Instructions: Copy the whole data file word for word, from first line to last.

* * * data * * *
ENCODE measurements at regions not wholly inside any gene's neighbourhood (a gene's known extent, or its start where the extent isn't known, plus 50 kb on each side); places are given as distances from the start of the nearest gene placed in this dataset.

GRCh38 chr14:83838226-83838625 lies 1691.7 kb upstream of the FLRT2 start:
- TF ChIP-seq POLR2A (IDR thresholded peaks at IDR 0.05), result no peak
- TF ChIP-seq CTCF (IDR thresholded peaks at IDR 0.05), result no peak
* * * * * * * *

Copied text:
ENCODE measurements at regions not wholly inside any gene's neighbourhood (a gene's known extent, or its start where the extent isn't known, plus 50 kb on each side); places are given as distances from the start of the nearest gene placed in this dataset.

GRCh38 chr14:83838226-83838625 lies 1691.7 kb upstream of the FLRT2 start:
- TF ChIP-seq POLR2A (IDR thresholded peaks at IDR 0.05), result no peak
- TF ChIP-seq CTCF (IDR thresholded peaks at IDR 0.05), result no peak